Potholes increasing as new report shows deteriorating state of roads

More than half the local road network in England and Wales could fail in the next 15 years, as a backlog of repairs reaches a record high.

As more and more potholes appear, with the potential to impact wheel alignment and cause suspension damage, the new ALARM (Annual Local Authority Road Maintenance) survey report highlights the increasing state to roads in England and Wales, with the amount needed to fix a backlog of repairs set at £16.3 billion.

Poor local road conditions impact the everyday lives of drivers, from the cost and inconvenience of damage to vehicles, to potentially causing accidents that can prove fatal for more vulnerable road users such as cyclists. They are the number one complaint in local politicians’ post bags, yet highway teams do not get enough funding to fix them. 

Potholes pandemic

The number of potholes filled in this year’s survey, which looked back at the whole of 2023, jumped 43% to 2.0 million from 1.4 million in 2022/23. This is the largest number reported since ALARM 2016 and is the equivalent of one pothole being worked on every 16 seconds in England (including London) and Wales.

Almost 90% (88%) of authorities responding to the ALARM survey stated that they use a guideline depth of 40mm (or less) to define potholes.

Qualitative feedback highlighted that more frequent weather extremes are taking their toll across the network and that repairs to potholes remain only one element of the challenges local authorities dealt with in the last year, which also included flooding and landslides.

The average cost of filling a pothole, both planned and reactive, across all regions is £72.26. As a result, the total amount spent in England and Wales last year is estimated at £143.5 million, up 50% from the £95.6 million reported last year. 

The increase in the number of potholes being filled highlights the continuing deterioration of road surfaces across the country, and the situation seems to have gotten worse since the start of 2024, with reports of vehicle damage increasing.

This does, therefore, suggest potentially increased work for garages when it comes to wheel alignment and suspension repairs from potholes. Businesses need to ensure they are ready for more work in these areas, as roads become worse in the months ahead. 

The report states that the amount paid in road-user compensation claims in the last year, which will include those affected by damage from potholes, reached £15.2 million last year.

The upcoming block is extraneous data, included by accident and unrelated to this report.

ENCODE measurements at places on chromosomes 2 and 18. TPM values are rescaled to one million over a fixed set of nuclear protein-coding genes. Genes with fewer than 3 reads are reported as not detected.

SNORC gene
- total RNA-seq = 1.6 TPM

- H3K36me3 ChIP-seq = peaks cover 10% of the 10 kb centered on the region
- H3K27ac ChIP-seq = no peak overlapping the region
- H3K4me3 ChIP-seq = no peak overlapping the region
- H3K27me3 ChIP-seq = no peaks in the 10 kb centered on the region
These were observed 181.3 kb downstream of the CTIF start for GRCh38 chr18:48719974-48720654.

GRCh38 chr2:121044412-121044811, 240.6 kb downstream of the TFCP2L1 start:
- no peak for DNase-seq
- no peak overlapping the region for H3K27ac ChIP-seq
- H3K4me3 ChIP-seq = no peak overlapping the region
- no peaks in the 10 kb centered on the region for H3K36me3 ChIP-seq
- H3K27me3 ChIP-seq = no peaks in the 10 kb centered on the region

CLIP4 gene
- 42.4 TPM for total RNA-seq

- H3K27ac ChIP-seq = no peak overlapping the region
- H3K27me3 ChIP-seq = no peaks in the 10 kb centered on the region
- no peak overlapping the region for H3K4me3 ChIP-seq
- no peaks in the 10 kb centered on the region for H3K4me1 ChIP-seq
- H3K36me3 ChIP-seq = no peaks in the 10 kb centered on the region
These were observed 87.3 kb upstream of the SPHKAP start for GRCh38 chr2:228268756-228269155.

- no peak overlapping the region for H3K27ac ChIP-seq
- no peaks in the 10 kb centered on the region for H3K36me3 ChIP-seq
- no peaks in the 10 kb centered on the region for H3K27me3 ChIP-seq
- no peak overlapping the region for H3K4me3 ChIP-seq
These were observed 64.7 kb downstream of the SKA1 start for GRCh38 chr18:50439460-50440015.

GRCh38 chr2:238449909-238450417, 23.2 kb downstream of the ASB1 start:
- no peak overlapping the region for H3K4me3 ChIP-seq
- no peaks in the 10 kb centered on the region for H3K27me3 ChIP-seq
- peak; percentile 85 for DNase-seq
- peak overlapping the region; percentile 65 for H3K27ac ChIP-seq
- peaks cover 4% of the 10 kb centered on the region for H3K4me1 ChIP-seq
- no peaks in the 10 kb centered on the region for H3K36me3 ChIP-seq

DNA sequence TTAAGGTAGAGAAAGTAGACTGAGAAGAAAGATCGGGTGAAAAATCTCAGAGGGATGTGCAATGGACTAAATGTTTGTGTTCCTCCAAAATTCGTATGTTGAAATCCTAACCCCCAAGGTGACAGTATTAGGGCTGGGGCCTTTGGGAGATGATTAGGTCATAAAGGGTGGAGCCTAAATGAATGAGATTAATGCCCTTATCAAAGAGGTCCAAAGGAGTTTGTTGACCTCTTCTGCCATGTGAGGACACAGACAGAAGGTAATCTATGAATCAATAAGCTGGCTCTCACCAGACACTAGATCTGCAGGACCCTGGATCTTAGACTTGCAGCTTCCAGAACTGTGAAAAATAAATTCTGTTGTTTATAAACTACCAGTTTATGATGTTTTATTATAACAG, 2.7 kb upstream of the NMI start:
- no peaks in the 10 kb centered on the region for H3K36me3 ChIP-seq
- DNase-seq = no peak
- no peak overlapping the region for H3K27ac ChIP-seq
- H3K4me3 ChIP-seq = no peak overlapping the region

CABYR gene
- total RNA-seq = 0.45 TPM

ALARM Bells ringing

The ALARM survey shows that the number of ‘good’ roads in England with 15-years’ or more life has dropped from 54% in 2021/2022 to 48% in 2023/2024. The number of ‘adequate’ roads with five to 15-years’ of life left has increased, from 28% to 35% in the same period. 

The figures in Wales are worse, with ‘good’ roads falling from 61% to 48%, while ‘adequate’ roads have risen from 28% to 36%. More worrying is the number of ‘poor’ roads in the country, with less than five years’ life remaining. These have risen from 11% in 2021/2022, to 16% in 2023/2024. 

“Local authorities have a bit more money to spend this year but the impact of rising costs due to inflation means they have actually been able to do less with it,” says Rick Green, Chair of the Asphalt Industry Alliance, which commissions the ALARM survey. 

“Couple this with the effects of the extreme weather we are increasingly facing, and the result is that the rate at which local roads are suffering is accelerating towards breaking point.” 

The report states that England and Wales now have more than 107,000 miles of local roads that could need to practically be rebuilt within the next 15 years while surface conditions have also declined.

“The Transport Secretary was quoted as saying that the additional £8.3 billion over 11 years is enough to resurface 5,000 miles of local roads,” added Green. This sounds like a lot, but not when you consider that there are already more than 34,000 miles identified as structurally poor, with less than five years’ life remaining. 

“We need to get to the point where local authority highway engineers can plan and proactively carry out repairs and preventative works in the most timely and efficient way to the greatest benefit of all road users, rather than just having enough money to address immediate and urgent needs.”

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